After his warm-up pitches were completed, Brosnan looked into his catcher, Landrith, for the sign.  He delivered the first pitch to the Pirates hitter.  Clemente barreled it up and hammered the ball deep into left-centre field.  It hit the cage that surrounded the base of the light-tower out there and rolled toward centre.  Foiles came in to score.  Virdon came home.  Then Cole scored as well.  Solly Drake, the Cubs’ centre fielder, and Jim King, who was patrolling left got to the ball together.

Lester Biederman was a writer for the Pittsburgh Press newspaper.  In his game account, he wrote that “Pirates were scurrying around the bases like teenagers chasing Elvis Presley”.

As Clemente was approaching third, Ernie Banks, the Cubs’ third baseman was calling for the relay.  He got the ball from Drake just after Clemente had rounded the bag.  Bobby Bragan had his arms up to try to hold Clemente at third but the youngster ran right through the ‘stop’ sign.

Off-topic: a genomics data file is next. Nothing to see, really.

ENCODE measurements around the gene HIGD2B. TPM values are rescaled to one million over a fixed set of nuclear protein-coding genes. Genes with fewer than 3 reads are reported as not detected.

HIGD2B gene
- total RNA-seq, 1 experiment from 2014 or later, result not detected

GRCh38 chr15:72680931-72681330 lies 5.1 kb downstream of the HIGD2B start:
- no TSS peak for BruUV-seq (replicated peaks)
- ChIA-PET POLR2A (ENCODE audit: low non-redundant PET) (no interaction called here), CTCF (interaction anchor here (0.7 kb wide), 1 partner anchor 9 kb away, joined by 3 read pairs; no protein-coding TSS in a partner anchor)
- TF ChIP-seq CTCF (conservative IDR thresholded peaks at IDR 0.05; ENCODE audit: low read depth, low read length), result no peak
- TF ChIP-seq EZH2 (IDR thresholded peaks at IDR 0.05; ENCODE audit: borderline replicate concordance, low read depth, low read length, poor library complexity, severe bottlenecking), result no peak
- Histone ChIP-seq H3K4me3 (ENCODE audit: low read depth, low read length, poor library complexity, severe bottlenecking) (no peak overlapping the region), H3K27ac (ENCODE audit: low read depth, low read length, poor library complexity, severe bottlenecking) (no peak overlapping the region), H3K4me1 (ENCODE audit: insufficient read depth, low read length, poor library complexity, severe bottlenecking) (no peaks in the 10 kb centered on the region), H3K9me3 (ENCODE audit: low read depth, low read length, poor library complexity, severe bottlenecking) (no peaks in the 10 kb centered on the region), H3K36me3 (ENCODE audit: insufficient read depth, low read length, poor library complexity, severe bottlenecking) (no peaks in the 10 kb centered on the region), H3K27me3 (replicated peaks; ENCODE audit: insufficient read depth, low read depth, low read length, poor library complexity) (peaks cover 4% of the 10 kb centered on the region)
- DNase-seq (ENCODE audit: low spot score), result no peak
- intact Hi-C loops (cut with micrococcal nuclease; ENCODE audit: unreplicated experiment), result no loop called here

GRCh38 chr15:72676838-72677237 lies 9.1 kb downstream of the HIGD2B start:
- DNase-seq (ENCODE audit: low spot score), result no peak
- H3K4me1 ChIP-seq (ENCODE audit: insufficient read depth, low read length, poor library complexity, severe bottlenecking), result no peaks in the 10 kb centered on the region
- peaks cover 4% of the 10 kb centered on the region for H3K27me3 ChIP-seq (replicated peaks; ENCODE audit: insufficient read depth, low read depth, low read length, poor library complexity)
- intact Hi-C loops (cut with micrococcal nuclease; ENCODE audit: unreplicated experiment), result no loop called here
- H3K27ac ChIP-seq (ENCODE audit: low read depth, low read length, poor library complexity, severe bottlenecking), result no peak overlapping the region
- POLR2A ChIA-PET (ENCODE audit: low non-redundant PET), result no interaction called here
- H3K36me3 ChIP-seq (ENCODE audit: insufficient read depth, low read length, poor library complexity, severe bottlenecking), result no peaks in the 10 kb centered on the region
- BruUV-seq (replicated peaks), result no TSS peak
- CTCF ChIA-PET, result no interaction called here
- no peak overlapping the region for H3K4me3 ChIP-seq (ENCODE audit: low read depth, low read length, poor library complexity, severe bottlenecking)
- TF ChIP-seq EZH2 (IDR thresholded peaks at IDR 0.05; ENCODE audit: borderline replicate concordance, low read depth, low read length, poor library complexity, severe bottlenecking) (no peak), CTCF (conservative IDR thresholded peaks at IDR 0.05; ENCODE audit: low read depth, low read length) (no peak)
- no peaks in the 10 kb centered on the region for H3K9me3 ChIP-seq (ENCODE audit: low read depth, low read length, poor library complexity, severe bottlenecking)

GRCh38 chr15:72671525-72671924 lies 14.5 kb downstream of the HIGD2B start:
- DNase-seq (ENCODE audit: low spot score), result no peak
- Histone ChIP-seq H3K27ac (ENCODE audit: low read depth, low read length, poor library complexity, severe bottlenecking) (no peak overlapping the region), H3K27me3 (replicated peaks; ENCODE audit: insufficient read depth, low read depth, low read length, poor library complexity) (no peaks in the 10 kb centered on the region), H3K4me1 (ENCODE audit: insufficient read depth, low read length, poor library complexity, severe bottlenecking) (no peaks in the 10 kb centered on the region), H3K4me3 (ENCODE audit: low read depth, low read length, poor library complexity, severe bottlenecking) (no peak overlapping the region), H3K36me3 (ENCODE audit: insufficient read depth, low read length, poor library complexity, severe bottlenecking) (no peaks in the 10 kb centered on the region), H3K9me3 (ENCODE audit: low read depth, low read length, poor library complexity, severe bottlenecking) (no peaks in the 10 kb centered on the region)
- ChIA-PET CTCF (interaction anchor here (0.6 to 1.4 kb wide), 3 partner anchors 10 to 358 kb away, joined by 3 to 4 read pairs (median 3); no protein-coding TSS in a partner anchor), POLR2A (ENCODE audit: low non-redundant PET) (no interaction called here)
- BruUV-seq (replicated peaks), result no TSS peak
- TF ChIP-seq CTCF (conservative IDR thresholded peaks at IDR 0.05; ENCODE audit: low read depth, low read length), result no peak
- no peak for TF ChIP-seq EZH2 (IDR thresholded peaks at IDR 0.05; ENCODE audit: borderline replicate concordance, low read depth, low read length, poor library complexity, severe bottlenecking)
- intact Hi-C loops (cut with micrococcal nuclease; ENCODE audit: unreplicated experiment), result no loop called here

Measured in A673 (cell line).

By the time Banks was able to get the ball out of his glove and home to Landrith, the Pirates’ right fielder had slid home, but he missed the plate!  He had to reach back with his hand and touch the plate to count not just the game-winning run, but the only ever walk-off, inside-the-park grand slam homer in history.

After the game, Bragan was questioned about seeing his young player run through third while he was trying to hold him there.  “Here, Clemente ties up the game for sure and I threw up the ‘stop’ sign.  After all, we have some long ball hitters coming up, no one out and getting Bobby home with the winning run looks easy.  I hold up my hands and say ‘stop’, but not Roberto.  He just kept going and, of course, he scored and we won.  But it was a close play.  Wow!”


That night, just before midnight, the Swedish ship, MS Stockholm, struck the Italian ocean liner, the SS Andrea Doria, in thick fog off Nantucket Island.  1,660 people were saved but 51 lost their lives.